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Rhetoric In The Flesh

Author: T. Kenny Fountain
Publisher: Routledge
ISBN: 1317807626
Size: 44.44 MB
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Rhetoric in the Flesh is the first book-length ethnographic study of the gross anatomy lab to explain how rhetorical discourses, multimodal displays, and embodied practices facilitate learning and technical expertise and how they shape participants’ perceptions of the human body. By investigating the role that discourses, displays, and human bodies play in the training and socialization of medical students, T. Kenny Fountain contributes to our theoretical and practical understanding of the social factors that make rhetoric possible and material in technical domains. Thus, the book also explains how these displays, discourses, and practices lead to the trained perspective necessary for expertise. This trained vision is constructed over time through what Fountain terms embodied rhetorical action, an intertwining of body-object-environment that undergirds all scientific, medical, and technical work. This book will be valuable for graduate and advanced undergraduate courses in technical and professional communication (technical communication theory and practice, visual or multimodal communication, medical technical communication) and rhetorical studies, including visual rhetoric, rhetoric of science, medical rhetoric, material rhetoric and embodiment, and ethnographic approaches to rhetoric.

Rhetoric Technology And The Virtues

Author: Jared S. Colton
Publisher: University Press of Colorado
ISBN: 1607328062
Size: 10.36 MB
Format: PDF, ePub
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Rhetoric, Technology, and the Virtues offers a framework for theorizing ethics in digital and networked media. While the field of rhetoric and writing studies has traditionally given attention to Plato’s Gorgias and Phaedrus dialogues, this volume updates Aristotle’s basic framework of hexis for the digital age. According to Aristotle, “When men change their hexeis—their dispositions, habits, comportments, and so on, in relation to an activity—they change their thought.” Rhetoric, Technology, and the Virtues argues that virtue ethics supports postmodern criticisms of rational autonomy and universalism while also enabling a discussion of the actual ethical behaviors that digital users form through their particular communicative ends and various rhetorical purposes. Authors Jared Colton and Steve Holmes extend Aristotle’s hexis framework through contemporary virtue ethicists and political theorists whose writing works from a tacit virtue ethics framework. They examine these key theorists through a range of case studies of digital habits of human users, including closed captioning, trolling, sampling, remixing, gamifying for environmental causes, and using social media, alongside a consideration of the ethical habits of nonhuman actors. Tackling a needed topic with clarity and defined organization, Rhetoric, Technology, and the Virtues carefully synthesizes various strands of ethical thinking, convincingly argues that virtue ethics is a viable framework for digital rhetoric, and provides a practical way to assess the changing hexeis encountered across the network of ethical situations in the digital world.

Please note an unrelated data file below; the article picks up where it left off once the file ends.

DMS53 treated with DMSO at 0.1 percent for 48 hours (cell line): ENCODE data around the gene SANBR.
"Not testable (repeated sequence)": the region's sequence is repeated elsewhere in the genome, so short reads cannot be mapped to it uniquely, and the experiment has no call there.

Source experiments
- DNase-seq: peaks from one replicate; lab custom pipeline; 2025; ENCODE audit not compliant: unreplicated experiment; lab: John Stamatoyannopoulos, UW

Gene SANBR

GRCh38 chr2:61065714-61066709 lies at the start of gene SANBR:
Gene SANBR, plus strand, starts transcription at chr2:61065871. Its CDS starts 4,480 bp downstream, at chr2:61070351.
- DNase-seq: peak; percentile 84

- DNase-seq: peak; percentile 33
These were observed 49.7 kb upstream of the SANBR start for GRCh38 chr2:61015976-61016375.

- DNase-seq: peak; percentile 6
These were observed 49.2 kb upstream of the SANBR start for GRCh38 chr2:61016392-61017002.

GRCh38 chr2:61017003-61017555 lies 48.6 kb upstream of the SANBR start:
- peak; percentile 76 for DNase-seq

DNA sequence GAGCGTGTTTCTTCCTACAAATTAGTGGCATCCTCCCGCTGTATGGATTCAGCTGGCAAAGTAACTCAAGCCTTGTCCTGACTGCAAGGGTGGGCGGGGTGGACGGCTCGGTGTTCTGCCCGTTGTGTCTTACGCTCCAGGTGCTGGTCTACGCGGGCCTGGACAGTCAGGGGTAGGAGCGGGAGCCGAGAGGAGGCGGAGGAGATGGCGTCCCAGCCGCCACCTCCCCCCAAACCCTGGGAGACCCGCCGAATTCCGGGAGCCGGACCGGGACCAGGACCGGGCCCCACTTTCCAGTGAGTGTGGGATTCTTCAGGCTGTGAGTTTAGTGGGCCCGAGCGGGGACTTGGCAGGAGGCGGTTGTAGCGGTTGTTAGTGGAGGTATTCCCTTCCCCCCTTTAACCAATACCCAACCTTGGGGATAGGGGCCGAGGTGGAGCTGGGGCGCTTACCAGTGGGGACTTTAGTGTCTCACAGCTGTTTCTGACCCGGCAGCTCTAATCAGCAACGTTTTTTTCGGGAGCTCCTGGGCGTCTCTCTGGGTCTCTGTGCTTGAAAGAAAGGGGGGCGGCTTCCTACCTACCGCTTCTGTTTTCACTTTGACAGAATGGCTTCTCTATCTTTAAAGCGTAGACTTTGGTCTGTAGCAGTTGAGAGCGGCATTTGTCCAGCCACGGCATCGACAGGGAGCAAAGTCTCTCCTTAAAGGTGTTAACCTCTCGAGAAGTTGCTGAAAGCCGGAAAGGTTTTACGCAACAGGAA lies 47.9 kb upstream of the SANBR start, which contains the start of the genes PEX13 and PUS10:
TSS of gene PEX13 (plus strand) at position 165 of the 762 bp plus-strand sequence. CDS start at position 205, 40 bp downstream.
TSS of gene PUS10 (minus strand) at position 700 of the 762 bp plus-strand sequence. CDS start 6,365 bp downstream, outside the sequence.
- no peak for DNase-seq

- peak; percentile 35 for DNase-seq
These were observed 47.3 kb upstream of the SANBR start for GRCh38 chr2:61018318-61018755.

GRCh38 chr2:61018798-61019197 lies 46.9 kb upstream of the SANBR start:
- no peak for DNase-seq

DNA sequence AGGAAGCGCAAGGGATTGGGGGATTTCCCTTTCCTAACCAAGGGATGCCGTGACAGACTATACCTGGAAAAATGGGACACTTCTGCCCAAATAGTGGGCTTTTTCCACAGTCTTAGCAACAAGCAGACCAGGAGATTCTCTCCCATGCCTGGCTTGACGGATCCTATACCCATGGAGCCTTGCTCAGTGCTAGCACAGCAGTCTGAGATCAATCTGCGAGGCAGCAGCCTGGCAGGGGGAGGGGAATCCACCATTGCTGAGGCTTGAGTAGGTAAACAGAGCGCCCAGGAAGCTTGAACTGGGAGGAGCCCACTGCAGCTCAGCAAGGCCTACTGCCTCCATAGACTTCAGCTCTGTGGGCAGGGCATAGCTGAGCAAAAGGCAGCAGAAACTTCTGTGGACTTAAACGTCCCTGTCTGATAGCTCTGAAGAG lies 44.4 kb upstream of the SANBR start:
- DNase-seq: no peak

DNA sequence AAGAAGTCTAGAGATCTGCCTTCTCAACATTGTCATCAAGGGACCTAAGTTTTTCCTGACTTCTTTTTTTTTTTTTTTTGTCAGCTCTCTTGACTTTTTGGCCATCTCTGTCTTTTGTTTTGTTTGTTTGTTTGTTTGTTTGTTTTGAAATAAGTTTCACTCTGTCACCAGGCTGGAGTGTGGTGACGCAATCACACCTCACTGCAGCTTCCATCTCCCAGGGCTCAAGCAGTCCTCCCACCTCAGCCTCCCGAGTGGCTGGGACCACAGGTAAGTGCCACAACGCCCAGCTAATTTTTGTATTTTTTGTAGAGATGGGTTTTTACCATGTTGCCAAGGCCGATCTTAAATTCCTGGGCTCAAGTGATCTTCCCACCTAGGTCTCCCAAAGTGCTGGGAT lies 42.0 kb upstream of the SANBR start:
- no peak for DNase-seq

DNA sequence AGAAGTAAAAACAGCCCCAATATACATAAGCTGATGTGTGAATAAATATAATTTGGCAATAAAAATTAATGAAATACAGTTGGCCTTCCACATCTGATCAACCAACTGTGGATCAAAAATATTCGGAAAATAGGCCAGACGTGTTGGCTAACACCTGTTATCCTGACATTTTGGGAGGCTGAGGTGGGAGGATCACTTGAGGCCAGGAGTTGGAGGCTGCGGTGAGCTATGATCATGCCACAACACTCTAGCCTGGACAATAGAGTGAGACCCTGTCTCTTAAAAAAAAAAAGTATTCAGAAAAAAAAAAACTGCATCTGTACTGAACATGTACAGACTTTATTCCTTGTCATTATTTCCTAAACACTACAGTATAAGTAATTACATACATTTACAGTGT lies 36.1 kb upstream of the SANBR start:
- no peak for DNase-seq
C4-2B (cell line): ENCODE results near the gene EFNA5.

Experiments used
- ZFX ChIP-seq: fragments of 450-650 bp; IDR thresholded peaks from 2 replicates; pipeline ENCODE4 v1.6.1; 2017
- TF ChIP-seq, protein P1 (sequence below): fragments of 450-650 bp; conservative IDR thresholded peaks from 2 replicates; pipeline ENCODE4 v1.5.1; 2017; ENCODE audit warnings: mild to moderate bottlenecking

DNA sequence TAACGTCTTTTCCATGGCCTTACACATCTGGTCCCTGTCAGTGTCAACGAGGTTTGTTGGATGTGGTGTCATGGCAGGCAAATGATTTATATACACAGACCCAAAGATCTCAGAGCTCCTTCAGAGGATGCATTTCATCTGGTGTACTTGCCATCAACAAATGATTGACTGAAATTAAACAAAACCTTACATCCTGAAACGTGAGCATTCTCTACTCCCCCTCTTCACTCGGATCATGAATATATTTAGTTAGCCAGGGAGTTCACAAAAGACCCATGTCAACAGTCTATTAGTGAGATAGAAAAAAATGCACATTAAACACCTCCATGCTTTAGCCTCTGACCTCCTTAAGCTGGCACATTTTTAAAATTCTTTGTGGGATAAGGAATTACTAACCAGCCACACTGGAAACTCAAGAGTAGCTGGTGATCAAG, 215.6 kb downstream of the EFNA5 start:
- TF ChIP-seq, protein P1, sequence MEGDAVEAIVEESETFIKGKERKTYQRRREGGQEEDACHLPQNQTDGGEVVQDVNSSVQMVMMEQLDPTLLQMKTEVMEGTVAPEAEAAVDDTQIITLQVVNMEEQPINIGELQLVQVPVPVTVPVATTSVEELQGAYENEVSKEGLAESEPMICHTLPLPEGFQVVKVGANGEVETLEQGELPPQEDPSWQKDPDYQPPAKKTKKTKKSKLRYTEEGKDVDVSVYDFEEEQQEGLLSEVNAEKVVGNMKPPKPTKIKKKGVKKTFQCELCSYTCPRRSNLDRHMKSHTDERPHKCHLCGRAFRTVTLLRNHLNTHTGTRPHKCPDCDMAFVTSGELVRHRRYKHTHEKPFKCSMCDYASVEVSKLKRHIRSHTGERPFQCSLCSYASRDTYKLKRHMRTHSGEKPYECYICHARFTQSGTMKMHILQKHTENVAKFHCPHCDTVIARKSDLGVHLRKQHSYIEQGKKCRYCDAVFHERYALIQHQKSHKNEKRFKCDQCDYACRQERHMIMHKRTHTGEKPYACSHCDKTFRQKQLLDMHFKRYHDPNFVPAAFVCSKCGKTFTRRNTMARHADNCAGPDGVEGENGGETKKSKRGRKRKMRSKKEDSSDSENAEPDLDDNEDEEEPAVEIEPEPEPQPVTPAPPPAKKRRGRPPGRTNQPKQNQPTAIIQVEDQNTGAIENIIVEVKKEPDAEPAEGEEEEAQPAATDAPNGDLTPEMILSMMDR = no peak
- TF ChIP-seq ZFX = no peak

Communicating Project Management

Author: Benjamin Lauren
Publisher: Routledge
ISBN: 1351694782
Size: 24.21 MB
Format: PDF, Mobi
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Communicating Project Management argues that the communication practices of project managers have necessarily become participatory, made up of complex strategies and processes solidly grounded in rhetorical concepts. The book draws on case studies across organizational contexts and combines individual experiences to investigate how project management relies on communication as teams develop products, services, and internal processes. The case studies also provide examples of how project managers can be understood and studied as writers, further arguing project managers must approach communication as designed experience that must be intentionally inclusive. Author Benjamin Lauren illustrates to readers how teams work together to manage projects through complex coordinative communication practices, and highlights how project managers are constantly learning and evolving by analyzing where they succeed and fail. He concludes that technical and professional communicators have a pivotal role in supporting and facilitating participative approaches to communicating project management.